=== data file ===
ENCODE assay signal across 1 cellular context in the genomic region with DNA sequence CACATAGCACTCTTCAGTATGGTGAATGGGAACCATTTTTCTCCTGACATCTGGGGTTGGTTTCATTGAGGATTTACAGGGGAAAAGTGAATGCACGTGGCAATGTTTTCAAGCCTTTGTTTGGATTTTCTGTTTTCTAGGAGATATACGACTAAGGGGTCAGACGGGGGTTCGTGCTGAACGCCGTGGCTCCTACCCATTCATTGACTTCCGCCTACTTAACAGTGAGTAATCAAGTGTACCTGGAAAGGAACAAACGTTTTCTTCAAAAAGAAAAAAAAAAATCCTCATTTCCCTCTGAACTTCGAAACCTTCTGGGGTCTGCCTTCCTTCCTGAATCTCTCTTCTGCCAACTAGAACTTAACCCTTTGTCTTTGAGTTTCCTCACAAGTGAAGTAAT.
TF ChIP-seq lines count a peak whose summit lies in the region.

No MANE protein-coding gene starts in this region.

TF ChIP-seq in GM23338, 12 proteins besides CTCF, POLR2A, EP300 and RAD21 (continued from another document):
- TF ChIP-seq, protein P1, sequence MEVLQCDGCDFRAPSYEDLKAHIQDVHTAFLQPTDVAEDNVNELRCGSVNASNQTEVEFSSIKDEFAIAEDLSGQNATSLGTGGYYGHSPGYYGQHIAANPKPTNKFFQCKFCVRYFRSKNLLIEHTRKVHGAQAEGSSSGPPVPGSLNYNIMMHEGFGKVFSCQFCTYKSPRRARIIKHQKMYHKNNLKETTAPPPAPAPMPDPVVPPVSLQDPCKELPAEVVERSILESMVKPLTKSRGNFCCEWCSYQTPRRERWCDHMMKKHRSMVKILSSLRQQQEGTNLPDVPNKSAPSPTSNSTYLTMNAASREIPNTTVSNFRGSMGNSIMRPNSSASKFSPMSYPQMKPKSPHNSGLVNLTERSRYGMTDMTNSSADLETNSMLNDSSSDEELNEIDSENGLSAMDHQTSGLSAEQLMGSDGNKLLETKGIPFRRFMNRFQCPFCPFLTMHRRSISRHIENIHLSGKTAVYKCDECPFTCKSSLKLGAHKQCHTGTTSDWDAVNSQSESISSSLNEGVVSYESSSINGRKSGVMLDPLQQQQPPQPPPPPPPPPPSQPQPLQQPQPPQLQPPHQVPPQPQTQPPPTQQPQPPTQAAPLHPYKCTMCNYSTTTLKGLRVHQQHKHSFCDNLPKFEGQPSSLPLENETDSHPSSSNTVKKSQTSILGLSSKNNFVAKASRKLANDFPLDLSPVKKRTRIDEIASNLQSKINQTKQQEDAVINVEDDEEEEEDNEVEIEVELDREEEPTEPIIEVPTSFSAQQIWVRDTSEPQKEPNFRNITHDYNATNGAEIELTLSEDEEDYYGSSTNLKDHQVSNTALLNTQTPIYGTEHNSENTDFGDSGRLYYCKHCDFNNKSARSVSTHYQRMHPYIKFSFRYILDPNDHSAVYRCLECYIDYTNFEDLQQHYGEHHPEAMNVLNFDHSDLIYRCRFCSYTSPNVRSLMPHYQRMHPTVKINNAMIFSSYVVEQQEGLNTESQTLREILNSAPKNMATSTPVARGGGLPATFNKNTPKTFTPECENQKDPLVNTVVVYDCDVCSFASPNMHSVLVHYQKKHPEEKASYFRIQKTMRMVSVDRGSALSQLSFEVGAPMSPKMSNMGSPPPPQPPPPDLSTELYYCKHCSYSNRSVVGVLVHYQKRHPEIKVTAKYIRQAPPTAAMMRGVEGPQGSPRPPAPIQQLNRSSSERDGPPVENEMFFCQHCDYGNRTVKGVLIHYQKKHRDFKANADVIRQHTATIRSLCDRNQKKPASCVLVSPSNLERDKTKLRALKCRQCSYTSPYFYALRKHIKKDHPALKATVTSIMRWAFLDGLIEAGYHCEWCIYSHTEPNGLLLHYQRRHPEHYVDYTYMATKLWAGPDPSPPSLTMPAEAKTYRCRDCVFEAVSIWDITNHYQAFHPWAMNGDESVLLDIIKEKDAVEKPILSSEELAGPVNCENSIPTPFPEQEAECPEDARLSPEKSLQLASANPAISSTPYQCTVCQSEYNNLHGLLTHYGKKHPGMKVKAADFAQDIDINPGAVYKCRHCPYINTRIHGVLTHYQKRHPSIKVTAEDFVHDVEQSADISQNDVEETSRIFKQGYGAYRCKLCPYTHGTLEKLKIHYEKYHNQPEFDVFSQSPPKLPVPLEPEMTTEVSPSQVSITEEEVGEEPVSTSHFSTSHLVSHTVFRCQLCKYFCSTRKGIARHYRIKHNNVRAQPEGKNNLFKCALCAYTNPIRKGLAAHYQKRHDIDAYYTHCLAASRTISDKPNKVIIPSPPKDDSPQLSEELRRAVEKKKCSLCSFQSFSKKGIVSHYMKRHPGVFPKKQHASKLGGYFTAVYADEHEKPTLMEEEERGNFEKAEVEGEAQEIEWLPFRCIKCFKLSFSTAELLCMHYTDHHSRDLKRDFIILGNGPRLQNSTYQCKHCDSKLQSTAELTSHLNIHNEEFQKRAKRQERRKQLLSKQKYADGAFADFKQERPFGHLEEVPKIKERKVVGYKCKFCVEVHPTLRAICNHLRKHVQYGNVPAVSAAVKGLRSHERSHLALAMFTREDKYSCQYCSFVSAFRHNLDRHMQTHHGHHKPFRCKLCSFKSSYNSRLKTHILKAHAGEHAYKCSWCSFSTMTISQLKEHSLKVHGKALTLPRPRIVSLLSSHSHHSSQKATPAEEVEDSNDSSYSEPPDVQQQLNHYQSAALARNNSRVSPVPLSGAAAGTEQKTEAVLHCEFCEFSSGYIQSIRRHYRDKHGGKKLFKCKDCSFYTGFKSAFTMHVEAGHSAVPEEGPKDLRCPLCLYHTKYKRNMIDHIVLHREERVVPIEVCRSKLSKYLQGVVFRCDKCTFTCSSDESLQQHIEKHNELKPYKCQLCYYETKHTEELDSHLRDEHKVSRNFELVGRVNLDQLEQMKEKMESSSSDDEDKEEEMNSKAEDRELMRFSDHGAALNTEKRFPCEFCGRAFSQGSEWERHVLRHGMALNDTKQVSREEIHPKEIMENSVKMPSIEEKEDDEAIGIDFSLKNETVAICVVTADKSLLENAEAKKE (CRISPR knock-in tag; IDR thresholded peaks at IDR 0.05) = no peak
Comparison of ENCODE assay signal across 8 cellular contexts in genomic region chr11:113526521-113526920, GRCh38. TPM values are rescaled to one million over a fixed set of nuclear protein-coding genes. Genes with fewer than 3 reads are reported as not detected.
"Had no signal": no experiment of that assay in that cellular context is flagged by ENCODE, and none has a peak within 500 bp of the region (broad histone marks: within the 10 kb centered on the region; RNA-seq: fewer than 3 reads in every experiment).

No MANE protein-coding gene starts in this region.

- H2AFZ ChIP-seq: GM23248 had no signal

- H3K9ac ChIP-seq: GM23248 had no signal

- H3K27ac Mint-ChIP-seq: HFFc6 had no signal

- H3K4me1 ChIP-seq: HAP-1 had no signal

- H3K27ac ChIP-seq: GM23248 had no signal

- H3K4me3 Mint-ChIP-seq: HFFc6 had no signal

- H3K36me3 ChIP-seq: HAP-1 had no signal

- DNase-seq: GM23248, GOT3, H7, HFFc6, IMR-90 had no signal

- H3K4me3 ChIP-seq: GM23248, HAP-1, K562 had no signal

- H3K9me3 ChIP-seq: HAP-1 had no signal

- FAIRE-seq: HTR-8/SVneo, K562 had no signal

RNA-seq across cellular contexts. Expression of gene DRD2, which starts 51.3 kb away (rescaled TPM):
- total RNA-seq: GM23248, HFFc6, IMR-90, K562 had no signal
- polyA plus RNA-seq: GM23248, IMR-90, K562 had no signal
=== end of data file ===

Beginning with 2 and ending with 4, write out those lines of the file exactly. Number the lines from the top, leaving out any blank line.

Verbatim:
TF ChIP-seq lines count a peak whose summit lies in the region.

No MANE protein-coding gene starts in this region.

TF ChIP-seq in GM23338, 12 proteins besides CTCF, POLR2A, EP300 and RAD21 (continued from another document):